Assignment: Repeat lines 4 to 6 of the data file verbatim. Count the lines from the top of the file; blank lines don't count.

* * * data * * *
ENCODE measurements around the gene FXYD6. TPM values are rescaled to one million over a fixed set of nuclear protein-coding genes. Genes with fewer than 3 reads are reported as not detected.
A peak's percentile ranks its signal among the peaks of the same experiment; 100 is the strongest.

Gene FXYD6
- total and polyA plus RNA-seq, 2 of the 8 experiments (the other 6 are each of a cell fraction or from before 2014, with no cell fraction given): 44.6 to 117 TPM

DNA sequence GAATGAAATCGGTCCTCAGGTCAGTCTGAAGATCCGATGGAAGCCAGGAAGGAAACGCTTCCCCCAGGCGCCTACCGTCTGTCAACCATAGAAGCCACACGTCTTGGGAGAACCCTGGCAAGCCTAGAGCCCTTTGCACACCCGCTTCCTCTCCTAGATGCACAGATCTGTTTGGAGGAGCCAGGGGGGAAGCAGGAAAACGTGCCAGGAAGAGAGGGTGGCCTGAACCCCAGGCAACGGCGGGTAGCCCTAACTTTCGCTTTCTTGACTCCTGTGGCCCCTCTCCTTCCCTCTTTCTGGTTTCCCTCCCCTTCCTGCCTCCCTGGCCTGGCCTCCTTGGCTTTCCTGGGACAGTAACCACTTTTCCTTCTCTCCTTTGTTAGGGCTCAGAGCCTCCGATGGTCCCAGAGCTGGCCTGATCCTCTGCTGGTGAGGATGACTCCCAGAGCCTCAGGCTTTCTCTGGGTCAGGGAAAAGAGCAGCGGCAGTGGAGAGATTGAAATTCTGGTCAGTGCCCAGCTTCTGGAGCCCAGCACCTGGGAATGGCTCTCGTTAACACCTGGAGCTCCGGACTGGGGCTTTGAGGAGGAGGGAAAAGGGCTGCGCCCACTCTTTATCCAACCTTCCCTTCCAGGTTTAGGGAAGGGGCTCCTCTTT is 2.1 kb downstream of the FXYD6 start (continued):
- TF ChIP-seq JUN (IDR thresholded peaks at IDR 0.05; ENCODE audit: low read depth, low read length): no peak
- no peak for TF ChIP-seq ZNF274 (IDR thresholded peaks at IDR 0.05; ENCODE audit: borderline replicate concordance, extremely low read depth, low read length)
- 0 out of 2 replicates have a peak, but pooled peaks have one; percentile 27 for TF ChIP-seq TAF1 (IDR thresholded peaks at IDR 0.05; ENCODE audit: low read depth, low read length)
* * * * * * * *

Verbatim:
- total and polyA plus RNA-seq, 2 of the 8 experiments (the other 6 are each of a cell fraction or from before 2014, with no cell fraction given): 44.6 to 117 TPM

DNA sequence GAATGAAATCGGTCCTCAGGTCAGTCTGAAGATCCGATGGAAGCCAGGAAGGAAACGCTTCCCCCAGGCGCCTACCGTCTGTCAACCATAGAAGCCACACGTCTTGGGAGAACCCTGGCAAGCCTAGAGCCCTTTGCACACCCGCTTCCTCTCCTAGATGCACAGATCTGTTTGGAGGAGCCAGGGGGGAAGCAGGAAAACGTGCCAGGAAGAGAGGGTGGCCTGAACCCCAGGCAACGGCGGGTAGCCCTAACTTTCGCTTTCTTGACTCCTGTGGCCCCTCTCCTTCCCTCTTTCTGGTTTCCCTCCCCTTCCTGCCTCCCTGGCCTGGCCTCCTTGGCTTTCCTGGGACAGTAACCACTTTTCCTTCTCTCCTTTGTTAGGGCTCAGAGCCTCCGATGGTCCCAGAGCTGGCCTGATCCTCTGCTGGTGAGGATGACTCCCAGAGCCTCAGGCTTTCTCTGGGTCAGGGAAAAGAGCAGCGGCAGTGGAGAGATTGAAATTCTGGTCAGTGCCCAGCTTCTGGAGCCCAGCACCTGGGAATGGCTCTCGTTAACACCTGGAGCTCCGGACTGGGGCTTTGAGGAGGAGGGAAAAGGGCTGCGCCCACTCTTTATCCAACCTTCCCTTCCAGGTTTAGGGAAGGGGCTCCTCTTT is 2.1 kb downstream of the FXYD6 start (continued):
- TF ChIP-seq JUN (IDR thresholded peaks at IDR 0.05; ENCODE audit: low read depth, low read length): no peak